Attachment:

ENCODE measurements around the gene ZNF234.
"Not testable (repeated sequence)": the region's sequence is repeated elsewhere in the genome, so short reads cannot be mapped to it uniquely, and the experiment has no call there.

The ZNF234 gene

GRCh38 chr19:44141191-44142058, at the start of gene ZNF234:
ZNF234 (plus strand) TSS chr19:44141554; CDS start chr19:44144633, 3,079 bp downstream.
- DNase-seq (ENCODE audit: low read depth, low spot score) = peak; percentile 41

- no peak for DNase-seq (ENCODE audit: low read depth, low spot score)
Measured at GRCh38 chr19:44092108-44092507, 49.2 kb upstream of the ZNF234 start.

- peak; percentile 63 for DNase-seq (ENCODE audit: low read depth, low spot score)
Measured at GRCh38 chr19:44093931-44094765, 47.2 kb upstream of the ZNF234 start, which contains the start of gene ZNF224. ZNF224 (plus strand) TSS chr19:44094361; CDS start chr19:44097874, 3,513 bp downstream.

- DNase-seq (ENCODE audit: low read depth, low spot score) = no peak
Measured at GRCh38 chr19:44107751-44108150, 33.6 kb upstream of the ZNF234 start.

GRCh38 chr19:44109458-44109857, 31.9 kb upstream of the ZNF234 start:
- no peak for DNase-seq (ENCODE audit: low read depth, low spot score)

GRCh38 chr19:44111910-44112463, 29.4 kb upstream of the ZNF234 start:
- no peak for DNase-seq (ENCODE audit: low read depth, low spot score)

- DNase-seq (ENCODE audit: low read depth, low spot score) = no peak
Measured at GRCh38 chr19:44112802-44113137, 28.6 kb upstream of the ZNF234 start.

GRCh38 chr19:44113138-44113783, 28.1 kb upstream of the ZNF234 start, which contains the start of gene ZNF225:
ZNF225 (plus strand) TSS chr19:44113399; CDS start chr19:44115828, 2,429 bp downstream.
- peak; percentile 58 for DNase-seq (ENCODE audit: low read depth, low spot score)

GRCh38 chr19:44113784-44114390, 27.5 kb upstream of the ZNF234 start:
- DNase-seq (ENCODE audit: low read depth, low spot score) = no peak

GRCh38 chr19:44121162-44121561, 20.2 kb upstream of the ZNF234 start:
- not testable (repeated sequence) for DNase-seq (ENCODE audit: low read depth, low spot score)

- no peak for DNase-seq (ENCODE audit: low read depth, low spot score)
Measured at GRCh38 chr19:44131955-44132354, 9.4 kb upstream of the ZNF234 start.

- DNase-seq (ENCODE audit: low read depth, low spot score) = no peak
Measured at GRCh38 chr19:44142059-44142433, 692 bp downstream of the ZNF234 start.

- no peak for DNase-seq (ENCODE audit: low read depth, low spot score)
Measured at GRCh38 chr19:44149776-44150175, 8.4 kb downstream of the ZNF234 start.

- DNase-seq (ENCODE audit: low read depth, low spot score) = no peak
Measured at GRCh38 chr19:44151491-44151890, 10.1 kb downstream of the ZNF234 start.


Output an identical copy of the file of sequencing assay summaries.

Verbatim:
ENCODE measurements around the gene ZNF234.
"Not testable (repeated sequence)": the region's sequence is repeated elsewhere in the genome, so short reads cannot be mapped to it uniquely, and the experiment has no call there.

The ZNF234 gene

GRCh38 chr19:44141191-44142058, at the start of gene ZNF234:
ZNF234 (plus strand) TSS chr19:44141554; CDS start chr19:44144633, 3,079 bp downstream.
- DNase-seq (ENCODE audit: low read depth, low spot score) = peak; percentile 41

- no peak for DNase-seq (ENCODE audit: low read depth, low spot score)
Measured at GRCh38 chr19:44092108-44092507, 49.2 kb upstream of the ZNF234 start.

- peak; percentile 63 for DNase-seq (ENCODE audit: low read depth, low spot score)
Measured at GRCh38 chr19:44093931-44094765, 47.2 kb upstream of the ZNF234 start, which contains the start of gene ZNF224. ZNF224 (plus strand) TSS chr19:44094361; CDS start chr19:44097874, 3,513 bp downstream.

- DNase-seq (ENCODE audit: low read depth, low spot score) = no peak
Measured at GRCh38 chr19:44107751-44108150, 33.6 kb upstream of the ZNF234 start.

GRCh38 chr19:44109458-44109857, 31.9 kb upstream of the ZNF234 start:
- no peak for DNase-seq (ENCODE audit: low read depth, low spot score)

GRCh38 chr19:44111910-44112463, 29.4 kb upstream of the ZNF234 start:
- no peak for DNase-seq (ENCODE audit: low read depth, low spot score)

- DNase-seq (ENCODE audit: low read depth, low spot score) = no peak
Measured at GRCh38 chr19:44112802-44113137, 28.6 kb upstream of the ZNF234 start.

GRCh38 chr19:44113138-44113783, 28.1 kb upstream of the ZNF234 start, which contains the start of gene ZNF225:
ZNF225 (plus strand) TSS chr19:44113399; CDS start chr19:44115828, 2,429 bp downstream.
- peak; percentile 58 for DNase-seq (ENCODE audit: low read depth, low spot score)

GRCh38 chr19:44113784-44114390, 27.5 kb upstream of the ZNF234 start:
- DNase-seq (ENCODE audit: low read depth, low spot score) = no peak

GRCh38 chr19:44121162-44121561, 20.2 kb upstream of the ZNF234 start:
- not testable (repeated sequence) for DNase-seq (ENCODE audit: low read depth, low spot score)

- no peak for DNase-seq (ENCODE audit: low read depth, low spot score)
Measured at GRCh38 chr19:44131955-44132354, 9.4 kb upstream of the ZNF234 start.

- DNase-seq (ENCODE audit: low read depth, low spot score) = no peak
Measured at GRCh38 chr19:44142059-44142433, 692 bp downstream of the ZNF234 start.

- no peak for DNase-seq (ENCODE audit: low read depth, low spot score)
Measured at GRCh38 chr19:44149776-44150175, 8.4 kb downstream of the ZNF234 start.

- DNase-seq (ENCODE audit: low read depth, low spot score) = no peak
Measured at GRCh38 chr19:44151491-44151890, 10.1 kb downstream of the ZNF234 start.